Provisionals and dissidents, in their own words

A US academic has spent more than 30 years recording an oral history of the IRA

 Martin McGuinness and Gerry Adams at the Sinn Féin Ard Fheis in November 1985. Photograph: Getty Images

Martin McGuinness and Gerry Adams at the Sinn Féin Ard Fheis in November 1985. Photograph: Getty Images


In January 1984, I left the United States for Ireland to find out why people joined the Provisional IRA and Sinn Féin.  Over the course of the year I met some very interesting people.  Joe Cahill, in the Sinn Féin Head Office, was especially helpful.  I’ll always remember John Joe McGirl saying to me, “If Joe says you’re okay, you’re okay”.  I spent almost an entire day with Ruairí Ó Brádaigh who then, in order to get his exercise, walked with me to the train station in Roscommon; presumably my questions were a welcome relief as he recovered from a horrible automobile accident.  The RUC attack on the anti-internment march in Belfast that summer was an eye-opening experience.  Gerry Adams’s introduction of Martin Galvin gave the crowd a flash of his charisma; the RUC killed John Downes with a plastic bullet. 

My questions were straightforward but the answers, as laid out in Out of the Ashes: An Oral History of the Provisional Irish Republican Movement (Merrion Press), were complex.  Joe Cahill joined because of a family connection, “Both my father and mother had been involved one way or another in the Republican Movement.” Some joined simply because their friends joined while other joined because they believed Northern Ireland was beyond reform and their best political option was to pursue a united Ireland through armed struggle.

My academic journey has never really ended.  As the Provisionals changed so did my questions.  Many people, like Martin McGuinness, joined the Provisionals and remained involved for the rest of their lives.  Others, like Ruairí Ó Brádaigh, disagreed with the political direction the Provisionals took in 1986 and left for Republican Sinn Féin; some of them also created the Continuity IRA.  In 1997, another group of Provisionals, disagreed with the compromises embedded in the Mitchell Principles and left for the 32 County Sovereignty Movement; the Real IRA was created at this time, too.  There have also been many people who joined the Provisionals and over time drifted away, or disengaged.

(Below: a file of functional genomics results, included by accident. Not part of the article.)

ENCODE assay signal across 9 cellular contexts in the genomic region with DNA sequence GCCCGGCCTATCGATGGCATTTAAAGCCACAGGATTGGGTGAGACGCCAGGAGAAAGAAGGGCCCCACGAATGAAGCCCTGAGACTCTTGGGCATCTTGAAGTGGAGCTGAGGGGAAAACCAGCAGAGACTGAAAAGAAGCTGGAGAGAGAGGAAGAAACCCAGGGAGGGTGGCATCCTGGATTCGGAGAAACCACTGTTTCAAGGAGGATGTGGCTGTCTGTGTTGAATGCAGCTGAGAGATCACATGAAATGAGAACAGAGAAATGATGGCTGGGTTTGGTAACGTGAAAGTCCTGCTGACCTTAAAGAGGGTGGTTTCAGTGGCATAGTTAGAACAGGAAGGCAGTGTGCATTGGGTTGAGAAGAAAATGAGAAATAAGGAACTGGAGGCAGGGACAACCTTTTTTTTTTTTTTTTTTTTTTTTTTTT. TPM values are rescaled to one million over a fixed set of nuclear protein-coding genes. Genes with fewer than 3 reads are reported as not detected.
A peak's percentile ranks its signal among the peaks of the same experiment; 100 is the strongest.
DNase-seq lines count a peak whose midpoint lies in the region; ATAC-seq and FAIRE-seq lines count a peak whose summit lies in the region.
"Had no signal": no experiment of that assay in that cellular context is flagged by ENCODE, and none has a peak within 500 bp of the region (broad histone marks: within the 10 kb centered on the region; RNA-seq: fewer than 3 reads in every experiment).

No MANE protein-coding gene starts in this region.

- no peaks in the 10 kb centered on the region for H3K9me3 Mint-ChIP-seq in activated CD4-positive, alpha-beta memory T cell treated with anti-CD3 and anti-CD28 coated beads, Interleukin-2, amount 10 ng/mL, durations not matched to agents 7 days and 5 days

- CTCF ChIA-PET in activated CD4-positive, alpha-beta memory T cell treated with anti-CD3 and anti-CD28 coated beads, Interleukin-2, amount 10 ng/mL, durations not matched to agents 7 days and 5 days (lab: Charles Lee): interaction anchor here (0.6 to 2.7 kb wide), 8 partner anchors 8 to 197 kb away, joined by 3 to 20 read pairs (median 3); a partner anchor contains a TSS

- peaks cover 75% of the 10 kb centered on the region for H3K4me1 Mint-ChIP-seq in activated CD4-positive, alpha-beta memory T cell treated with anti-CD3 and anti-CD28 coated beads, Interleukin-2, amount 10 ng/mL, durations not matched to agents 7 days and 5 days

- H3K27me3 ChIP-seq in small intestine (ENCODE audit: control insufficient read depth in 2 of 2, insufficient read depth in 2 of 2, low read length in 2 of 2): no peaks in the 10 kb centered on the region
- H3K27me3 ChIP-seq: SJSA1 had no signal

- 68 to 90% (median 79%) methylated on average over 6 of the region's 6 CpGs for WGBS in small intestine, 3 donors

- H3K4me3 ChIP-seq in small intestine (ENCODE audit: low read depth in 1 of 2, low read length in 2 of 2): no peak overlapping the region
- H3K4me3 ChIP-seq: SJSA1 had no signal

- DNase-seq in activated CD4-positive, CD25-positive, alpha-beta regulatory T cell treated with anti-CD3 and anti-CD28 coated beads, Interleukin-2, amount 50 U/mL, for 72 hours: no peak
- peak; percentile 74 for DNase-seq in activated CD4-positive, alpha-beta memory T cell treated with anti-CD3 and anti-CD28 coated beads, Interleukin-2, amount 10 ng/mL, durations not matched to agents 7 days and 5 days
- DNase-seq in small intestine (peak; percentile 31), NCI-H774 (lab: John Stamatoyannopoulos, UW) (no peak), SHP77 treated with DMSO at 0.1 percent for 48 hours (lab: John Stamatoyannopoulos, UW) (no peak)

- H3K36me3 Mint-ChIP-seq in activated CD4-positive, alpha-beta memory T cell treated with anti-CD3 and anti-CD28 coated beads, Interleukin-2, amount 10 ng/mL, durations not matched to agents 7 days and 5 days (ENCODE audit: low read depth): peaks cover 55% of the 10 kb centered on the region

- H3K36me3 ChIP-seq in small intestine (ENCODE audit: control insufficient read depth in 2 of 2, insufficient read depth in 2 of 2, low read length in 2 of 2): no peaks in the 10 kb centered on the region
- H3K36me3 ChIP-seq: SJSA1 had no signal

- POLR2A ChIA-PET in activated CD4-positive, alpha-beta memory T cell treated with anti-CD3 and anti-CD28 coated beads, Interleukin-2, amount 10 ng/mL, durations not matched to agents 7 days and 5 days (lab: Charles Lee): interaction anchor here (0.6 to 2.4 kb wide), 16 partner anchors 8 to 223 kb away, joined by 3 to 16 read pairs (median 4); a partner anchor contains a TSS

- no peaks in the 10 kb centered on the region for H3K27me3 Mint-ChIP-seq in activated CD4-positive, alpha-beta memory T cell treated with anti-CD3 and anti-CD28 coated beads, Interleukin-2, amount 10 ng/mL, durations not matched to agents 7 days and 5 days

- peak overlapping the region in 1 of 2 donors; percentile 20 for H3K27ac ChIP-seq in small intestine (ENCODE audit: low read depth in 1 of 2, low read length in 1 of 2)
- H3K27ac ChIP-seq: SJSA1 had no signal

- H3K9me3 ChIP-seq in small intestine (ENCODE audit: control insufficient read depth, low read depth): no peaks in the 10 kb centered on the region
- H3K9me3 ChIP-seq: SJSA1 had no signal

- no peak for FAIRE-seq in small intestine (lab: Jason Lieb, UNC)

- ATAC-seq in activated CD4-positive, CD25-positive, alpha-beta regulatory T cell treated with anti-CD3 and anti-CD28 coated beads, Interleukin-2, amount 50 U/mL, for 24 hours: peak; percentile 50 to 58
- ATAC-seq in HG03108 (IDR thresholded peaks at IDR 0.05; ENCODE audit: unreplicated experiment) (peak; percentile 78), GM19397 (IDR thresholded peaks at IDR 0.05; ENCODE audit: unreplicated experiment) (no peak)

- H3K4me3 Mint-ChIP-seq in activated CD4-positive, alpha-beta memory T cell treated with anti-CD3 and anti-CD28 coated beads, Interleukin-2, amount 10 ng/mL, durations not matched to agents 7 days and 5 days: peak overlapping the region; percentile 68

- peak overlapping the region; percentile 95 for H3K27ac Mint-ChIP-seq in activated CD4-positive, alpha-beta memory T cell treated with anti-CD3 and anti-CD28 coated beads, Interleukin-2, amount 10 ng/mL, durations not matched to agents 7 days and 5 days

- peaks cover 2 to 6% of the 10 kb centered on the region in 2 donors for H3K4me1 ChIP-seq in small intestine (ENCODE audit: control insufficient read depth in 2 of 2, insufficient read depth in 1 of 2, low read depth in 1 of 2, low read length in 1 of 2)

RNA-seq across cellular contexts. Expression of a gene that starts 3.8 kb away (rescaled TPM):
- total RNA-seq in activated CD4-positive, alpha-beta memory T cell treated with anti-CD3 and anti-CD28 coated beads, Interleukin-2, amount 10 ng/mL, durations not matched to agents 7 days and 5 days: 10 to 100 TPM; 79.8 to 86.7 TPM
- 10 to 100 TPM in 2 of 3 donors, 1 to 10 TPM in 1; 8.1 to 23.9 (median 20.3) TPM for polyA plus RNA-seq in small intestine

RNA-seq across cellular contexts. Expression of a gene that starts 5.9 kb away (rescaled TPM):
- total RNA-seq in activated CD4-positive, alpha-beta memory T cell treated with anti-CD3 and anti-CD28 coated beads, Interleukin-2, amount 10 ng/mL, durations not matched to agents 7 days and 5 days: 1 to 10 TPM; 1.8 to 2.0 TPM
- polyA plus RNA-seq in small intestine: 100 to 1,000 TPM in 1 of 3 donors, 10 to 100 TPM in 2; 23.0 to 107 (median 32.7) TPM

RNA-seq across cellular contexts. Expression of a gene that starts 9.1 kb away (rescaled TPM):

From the start my approach has been to avoid condemning or praising the Provisionals, I am an objective, social scientist, observer.  In my experience, condemning the Provisionals (or Al Qaeda, ETA, Hamas, etc.) as “terrorists” really doesn’t do much more than make the person doing the condemning feel good and lead the person being condemned to point out the hypocrisy associated with the label “terrorist”.  A respondent commented:

… they ruled Ireland with a mailed fist – literally – a grasp of iron and nobody stepped out of line. And it’s only natural that a people are going to breed at some stage someone who says, “I am not going to take that.” Now what does that make him? Does that make him a rabble-rouser? Does it make him a troublemaker? It ought to. Obviously if he stands up and hits back it makes him a combatant. A combatant, right? And it makes him, therefore, eventually a murderer and a terrorist. And if that’s what a terrorist is, I want to be a terrorist.

The United Kingdom and United States governments have killed a lot more people using violence for political ends than the Provisionals ever did.  Consider Winston Churchill’s wartime order to bomb German cities or George W Bush’s order to give Iraq the “shock and awe” treatment. 

If we truly want a peaceful world, we have to recognize that a government’s response to unrest will influence the decisions that people make.  Internment and Bloody Sunday turned a small-scale insurgency into a rebellion that lasted a quarter of a century.  The best approach to understanding how Bloody Sunday or the 1981 hunger strike influenced the Provisionals is to talk to people who experienced those events.  Out of the Ashes presents the oral histories of the middle-aged men who created the Provisional IRA in 1969 and “Provisional” Sinn Féin in 1970 along with the oral histories of the younger men and women who transformed the Provisionals into a fully constitutional political party.  Like them or hate them, the transformation of the Provisionals is an important story for understanding contemporary Irish politics.